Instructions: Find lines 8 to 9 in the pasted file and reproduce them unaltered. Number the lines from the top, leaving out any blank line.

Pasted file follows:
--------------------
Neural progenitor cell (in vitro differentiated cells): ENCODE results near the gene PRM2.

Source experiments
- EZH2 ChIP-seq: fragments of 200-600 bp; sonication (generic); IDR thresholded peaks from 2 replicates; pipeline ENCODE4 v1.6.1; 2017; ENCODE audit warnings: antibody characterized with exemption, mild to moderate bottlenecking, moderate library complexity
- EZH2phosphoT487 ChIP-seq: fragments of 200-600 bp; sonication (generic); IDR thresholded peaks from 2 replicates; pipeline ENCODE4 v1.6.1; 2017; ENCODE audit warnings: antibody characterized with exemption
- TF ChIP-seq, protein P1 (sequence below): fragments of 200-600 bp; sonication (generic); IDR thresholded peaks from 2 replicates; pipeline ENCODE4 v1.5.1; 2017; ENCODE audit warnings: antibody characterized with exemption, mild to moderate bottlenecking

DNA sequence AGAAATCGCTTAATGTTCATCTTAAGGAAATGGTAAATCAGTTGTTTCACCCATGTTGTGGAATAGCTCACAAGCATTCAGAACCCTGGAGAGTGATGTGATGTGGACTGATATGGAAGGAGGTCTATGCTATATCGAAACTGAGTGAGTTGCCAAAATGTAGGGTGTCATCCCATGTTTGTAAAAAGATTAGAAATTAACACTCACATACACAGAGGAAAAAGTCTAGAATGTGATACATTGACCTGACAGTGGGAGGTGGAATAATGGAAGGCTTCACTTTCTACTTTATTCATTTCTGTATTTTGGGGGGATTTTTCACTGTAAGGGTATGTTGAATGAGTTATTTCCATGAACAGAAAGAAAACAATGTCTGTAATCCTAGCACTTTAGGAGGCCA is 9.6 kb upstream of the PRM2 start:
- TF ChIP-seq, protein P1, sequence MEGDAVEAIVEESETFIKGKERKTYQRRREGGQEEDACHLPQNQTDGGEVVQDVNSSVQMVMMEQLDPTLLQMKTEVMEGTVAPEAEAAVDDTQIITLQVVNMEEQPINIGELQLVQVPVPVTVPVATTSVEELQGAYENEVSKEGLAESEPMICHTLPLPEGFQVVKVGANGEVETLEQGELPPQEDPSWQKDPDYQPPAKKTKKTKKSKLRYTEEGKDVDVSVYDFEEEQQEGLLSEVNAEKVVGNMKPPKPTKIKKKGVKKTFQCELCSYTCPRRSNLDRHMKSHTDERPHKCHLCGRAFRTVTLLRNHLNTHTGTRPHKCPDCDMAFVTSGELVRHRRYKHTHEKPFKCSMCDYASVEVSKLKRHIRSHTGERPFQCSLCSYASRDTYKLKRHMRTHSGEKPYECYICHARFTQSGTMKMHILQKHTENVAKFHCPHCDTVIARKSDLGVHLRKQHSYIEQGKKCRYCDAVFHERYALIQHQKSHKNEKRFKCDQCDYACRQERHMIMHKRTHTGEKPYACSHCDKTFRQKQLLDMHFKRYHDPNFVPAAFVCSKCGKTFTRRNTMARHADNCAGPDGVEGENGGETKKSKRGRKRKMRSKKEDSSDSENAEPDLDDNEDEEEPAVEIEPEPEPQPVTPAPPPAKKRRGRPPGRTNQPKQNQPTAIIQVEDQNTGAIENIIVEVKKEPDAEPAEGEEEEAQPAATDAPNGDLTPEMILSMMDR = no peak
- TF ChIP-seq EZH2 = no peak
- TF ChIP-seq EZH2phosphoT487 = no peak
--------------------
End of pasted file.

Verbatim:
- TF ChIP-seq EZH2 = no peak
- TF ChIP-seq EZH2phosphoT487 = no peak